Oren Burks’ job description as a Vanderbilt Commodore was as simple as it was vague: make head coach (and oft-defensive coordinator) Derek Mason’s life easier.
The multi-faceted defender covered roles ranging from secondary help to pass rusher in his five years at Vandy, using his blend of size and athleticism to give Mason a Swiss Army Knife patrolling the second level. Burks’ ability to play fill the “star” slot in the Commodore defense gave the team a hybrid linebacker-safety who could sneak up to the line of scrimmage and wallop tailbacks or drop into coverage and play centerfield against the SEC’s top passing attacks. But until this March, it seemed like his efforts would go overlooked.
Burks’ NFL prospects were an under-the-radar discussion until he opened scouts’ eyes in Indianapolis, running a 4.59-second 40-yard dash time and ripping off a 39.5 inch vertical leap at 233 pounds to stake his claim as one of the 2018 NFL Draft’s elite athletes. He’s clocked out as faster than nearly half the tailbacks testing at the Combine, including USC star Ronald Jones and SEC rival Kamryn Pettway. Only one wide receiver posted a better vertical leap.
So where could Burks land in the 2018 Draft?
Burks’ lack of hype and jack-of-all-trades/master-of-none collegiate performance have prevented him from reaching the kind of pre-draft buzz Zach Cunningham did last spring. He was a starter at safety as a sophomore, filled the team’s star role as a junior, and then moved to a more traditional inside linebacker as a senior. These changing roles prevented him from racking up attention-grabbing stats in any one category and often challenged him to take on new roles for a needy Vandy D.
His willingness to sacrifice personal numbers for his team is something NFL coaches will appreciate, and pundits have taken notice of the potential he brings to the NFL. ESPN draft zombie Mel Kiper Jr. came out of his nine-month stasis to rate the Vanderbilt captain a late third-round pick. Matt Bowen sees him as one of the SEC’s biggest risers leading up to the draft. The Chiefs put him at the top of their mid-round wish list in a pre-draft breakdown on their official website.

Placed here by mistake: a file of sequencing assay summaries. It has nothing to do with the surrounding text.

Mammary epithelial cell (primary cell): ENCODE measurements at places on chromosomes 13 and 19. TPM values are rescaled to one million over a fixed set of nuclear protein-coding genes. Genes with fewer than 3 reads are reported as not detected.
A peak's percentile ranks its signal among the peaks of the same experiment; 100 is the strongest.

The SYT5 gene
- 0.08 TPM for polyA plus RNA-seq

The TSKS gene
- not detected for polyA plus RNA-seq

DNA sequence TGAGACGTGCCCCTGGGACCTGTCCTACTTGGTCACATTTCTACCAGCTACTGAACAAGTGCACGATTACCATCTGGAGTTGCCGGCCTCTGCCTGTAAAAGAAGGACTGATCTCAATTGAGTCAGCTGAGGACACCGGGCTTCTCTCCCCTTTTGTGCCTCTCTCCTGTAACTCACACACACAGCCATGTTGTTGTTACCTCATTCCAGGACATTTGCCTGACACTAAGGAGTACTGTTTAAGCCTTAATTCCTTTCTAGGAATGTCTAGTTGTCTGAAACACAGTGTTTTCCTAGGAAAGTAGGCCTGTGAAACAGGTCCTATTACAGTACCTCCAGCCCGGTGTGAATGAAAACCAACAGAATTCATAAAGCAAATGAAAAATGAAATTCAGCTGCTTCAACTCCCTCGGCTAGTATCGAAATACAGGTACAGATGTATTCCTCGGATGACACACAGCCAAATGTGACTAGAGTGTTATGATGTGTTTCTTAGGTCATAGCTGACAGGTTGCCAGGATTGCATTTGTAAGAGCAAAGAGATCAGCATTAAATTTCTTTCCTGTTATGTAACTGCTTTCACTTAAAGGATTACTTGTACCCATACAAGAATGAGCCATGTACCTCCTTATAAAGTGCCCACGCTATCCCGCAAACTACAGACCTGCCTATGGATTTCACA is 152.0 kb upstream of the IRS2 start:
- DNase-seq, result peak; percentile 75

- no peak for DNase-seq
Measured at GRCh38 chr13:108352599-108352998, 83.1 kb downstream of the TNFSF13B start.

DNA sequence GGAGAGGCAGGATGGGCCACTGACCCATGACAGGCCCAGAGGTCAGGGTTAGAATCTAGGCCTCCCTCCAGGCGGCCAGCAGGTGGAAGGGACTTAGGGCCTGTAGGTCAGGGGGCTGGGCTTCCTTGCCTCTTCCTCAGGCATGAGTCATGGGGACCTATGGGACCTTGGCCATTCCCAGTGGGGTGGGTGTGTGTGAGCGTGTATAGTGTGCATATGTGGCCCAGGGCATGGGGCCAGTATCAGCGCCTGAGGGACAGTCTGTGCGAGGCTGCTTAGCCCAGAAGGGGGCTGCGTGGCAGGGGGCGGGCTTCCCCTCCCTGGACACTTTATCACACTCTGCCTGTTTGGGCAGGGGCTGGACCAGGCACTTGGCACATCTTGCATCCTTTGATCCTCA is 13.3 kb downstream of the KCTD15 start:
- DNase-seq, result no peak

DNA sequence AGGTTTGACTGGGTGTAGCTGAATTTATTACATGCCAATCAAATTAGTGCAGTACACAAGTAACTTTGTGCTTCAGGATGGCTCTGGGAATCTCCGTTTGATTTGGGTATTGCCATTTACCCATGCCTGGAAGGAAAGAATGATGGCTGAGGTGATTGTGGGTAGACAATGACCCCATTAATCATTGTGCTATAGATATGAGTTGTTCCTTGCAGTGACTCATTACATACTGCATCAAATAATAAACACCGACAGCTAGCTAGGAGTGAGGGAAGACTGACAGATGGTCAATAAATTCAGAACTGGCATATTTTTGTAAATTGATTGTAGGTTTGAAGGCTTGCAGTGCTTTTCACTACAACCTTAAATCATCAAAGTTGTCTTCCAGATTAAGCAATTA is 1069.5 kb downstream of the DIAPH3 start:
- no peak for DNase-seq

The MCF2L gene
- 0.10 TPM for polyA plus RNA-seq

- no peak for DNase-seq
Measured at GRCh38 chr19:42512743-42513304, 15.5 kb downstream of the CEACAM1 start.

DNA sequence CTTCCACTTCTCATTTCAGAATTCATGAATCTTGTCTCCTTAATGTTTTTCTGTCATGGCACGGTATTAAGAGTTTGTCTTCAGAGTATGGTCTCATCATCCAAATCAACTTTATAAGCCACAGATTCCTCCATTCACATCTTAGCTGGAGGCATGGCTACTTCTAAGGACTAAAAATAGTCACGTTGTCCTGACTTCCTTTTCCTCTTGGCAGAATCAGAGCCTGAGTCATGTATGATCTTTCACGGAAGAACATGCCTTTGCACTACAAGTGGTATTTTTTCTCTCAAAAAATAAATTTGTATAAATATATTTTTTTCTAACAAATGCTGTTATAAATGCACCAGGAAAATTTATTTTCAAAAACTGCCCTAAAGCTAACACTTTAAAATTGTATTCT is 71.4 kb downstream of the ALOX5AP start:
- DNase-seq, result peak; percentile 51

But there’s a chance his lack of big time game tape pushes him to the later rounds and a selection on Day 3 of the draft. Many of Burks’ biggest performances came against non-Power 5 competition, like a one-sack, one-interception, three-passes defensed 2015 game against Middle Tennessee. While he had some great days against SEC opponents -- he racked up an impressive 15 stops against Florida last fall — he failed to stand out in high profile contests like 2016’s bowl game against North Carolina State or 2017’s total bloodletting against Alabama.
Without a stable college position and uneven production, there’s some risk involved in taking Burks. You could be getting a busy tackler with the speed and athleticism to stick with even the NFL’s most athletic tight ends and the size not to get boxed-out or out-jumped in the end zone. You could also be getting the guy who got washed-out by bigger blockers against the SEC’s more talented teams and struggled against the run in spurts.
But he’s is still growing as an athlete, and his flexibility at Vanderbilt means NFL teams can draft him in April and figure out his professional role later. Having a player like Burks made Mason’s job easier, and he sacrificed throughout his five years to make the Commodores better. Vandy fans got to see just what an asset the rangy linebacker/safety can be on Saturdays. After a monster performance at the Combine, NFL scouts are figuring it out as well.